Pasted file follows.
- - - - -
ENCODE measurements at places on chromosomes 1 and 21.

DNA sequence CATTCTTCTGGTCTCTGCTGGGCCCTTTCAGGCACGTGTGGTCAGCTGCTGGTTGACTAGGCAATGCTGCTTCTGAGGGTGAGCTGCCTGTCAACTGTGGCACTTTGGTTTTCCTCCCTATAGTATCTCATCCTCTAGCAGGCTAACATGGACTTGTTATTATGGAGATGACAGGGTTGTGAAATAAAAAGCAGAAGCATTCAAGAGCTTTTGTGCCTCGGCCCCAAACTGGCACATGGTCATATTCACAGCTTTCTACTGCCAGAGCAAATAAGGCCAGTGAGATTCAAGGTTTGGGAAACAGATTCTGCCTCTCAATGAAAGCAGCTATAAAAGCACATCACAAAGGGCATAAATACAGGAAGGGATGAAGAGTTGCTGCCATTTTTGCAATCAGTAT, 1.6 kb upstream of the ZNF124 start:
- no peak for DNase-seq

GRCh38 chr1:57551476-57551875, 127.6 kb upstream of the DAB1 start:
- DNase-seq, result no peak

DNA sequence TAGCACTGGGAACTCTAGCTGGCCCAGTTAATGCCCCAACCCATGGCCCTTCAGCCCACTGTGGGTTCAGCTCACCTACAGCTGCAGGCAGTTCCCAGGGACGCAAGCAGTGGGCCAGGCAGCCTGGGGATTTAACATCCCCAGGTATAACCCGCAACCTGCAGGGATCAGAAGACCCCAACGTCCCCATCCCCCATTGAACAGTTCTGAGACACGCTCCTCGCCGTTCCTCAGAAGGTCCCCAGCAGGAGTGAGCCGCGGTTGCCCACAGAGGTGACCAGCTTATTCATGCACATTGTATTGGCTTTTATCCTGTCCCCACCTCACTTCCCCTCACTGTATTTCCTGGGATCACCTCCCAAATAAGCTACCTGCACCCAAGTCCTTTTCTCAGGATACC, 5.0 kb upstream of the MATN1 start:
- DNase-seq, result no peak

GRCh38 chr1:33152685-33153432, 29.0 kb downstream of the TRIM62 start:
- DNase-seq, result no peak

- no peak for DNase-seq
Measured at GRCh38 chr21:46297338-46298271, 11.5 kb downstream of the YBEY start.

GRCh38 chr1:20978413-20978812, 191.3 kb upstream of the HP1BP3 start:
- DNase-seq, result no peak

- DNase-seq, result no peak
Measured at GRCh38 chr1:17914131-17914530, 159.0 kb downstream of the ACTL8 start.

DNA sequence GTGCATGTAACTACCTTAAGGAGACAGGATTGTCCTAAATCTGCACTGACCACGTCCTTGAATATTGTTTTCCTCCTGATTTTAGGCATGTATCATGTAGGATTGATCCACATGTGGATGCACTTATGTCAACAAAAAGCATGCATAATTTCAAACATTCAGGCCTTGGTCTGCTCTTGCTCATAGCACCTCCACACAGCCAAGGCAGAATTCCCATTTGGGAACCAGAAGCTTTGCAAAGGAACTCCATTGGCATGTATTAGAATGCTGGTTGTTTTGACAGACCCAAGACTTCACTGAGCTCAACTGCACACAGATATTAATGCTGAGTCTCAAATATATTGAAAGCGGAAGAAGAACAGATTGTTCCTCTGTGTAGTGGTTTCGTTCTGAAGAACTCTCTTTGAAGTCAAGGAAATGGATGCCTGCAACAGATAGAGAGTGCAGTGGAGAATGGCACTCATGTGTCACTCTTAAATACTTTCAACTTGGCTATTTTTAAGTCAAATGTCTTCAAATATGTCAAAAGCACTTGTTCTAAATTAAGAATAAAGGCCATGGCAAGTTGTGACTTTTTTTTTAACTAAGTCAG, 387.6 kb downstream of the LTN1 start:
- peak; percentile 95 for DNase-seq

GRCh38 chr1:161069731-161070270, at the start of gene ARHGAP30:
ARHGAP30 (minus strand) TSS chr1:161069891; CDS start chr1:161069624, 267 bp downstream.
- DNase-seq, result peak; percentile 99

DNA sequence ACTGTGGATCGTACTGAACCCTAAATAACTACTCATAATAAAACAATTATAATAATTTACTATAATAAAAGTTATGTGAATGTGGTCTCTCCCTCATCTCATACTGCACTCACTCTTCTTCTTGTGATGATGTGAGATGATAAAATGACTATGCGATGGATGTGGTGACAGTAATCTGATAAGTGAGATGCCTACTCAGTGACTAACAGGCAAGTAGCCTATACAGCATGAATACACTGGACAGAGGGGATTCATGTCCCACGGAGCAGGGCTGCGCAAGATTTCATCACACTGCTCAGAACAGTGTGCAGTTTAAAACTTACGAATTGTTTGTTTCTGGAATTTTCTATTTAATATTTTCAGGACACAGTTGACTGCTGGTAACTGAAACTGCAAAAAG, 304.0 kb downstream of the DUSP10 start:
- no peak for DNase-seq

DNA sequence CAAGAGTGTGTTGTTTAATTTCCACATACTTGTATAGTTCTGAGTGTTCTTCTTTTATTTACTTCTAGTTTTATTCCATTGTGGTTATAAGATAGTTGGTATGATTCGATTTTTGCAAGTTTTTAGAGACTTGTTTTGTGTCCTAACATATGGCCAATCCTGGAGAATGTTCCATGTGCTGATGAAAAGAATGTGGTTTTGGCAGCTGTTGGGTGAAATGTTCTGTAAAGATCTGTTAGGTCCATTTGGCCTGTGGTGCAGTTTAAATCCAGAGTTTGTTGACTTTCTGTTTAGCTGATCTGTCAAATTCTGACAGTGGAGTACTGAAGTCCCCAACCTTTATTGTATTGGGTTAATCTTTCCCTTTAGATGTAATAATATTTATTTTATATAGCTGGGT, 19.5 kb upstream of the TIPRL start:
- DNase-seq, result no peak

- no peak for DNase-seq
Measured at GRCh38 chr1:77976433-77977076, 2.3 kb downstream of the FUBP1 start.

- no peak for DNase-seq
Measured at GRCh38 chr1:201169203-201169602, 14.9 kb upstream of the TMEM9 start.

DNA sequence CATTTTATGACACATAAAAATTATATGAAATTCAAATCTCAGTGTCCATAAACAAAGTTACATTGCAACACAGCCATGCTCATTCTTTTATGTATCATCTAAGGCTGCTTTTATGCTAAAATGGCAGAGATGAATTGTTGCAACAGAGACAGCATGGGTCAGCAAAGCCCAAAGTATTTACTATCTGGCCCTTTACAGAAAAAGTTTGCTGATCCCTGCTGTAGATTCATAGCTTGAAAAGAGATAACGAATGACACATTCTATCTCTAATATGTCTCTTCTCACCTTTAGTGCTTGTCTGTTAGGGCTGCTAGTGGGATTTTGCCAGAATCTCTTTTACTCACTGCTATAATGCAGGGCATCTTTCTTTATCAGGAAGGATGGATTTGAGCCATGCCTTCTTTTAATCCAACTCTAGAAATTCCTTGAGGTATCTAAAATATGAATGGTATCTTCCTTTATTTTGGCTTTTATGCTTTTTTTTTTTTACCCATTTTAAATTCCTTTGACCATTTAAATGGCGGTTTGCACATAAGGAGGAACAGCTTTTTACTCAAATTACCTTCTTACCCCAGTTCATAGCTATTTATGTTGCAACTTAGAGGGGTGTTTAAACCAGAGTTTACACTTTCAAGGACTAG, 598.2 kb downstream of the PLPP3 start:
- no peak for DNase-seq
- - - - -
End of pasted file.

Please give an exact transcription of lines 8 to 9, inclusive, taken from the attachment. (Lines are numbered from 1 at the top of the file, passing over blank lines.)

GRCh38 chr1:33152685-33153432, 29.0 kb downstream of the TRIM62 start:
- DNase-seq, result no peak